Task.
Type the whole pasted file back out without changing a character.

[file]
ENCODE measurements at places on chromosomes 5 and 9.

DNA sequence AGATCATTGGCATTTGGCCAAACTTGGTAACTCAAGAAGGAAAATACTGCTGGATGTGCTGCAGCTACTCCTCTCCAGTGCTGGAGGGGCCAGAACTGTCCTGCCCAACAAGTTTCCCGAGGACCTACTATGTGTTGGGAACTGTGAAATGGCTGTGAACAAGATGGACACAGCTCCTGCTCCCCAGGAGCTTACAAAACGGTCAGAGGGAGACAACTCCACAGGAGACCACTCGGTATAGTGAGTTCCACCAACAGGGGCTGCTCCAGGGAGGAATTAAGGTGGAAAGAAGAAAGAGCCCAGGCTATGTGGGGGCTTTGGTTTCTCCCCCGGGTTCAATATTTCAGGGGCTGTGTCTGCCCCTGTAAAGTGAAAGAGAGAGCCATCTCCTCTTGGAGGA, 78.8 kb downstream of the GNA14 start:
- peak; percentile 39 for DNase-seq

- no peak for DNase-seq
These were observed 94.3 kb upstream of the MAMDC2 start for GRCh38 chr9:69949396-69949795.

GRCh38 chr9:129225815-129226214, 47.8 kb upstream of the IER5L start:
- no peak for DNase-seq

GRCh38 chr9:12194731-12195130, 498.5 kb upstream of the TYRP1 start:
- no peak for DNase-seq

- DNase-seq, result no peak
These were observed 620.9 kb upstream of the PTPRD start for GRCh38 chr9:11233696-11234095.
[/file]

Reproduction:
ENCODE measurements at places on chromosomes 5 and 9.

DNA sequence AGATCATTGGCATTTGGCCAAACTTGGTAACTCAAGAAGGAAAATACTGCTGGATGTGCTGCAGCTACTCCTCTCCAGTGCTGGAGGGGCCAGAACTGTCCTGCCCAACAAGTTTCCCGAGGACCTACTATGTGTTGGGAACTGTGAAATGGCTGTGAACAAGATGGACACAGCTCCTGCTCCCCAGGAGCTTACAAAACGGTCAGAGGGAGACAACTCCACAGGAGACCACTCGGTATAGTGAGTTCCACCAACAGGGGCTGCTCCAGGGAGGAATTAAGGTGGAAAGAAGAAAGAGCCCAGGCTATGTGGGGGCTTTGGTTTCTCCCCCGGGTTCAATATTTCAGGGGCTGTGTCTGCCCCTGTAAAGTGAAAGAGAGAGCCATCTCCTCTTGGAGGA, 78.8 kb downstream of the GNA14 start:
- peak; percentile 39 for DNase-seq

- no peak for DNase-seq
These were observed 94.3 kb upstream of the MAMDC2 start for GRCh38 chr9:69949396-69949795.

GRCh38 chr9:129225815-129226214, 47.8 kb upstream of the IER5L start:
- no peak for DNase-seq

GRCh38 chr9:12194731-12195130, 498.5 kb upstream of the TYRP1 start:
- no peak for DNase-seq

- DNase-seq, result no peak
These were observed 620.9 kb upstream of the PTPRD start for GRCh38 chr9:11233696-11234095.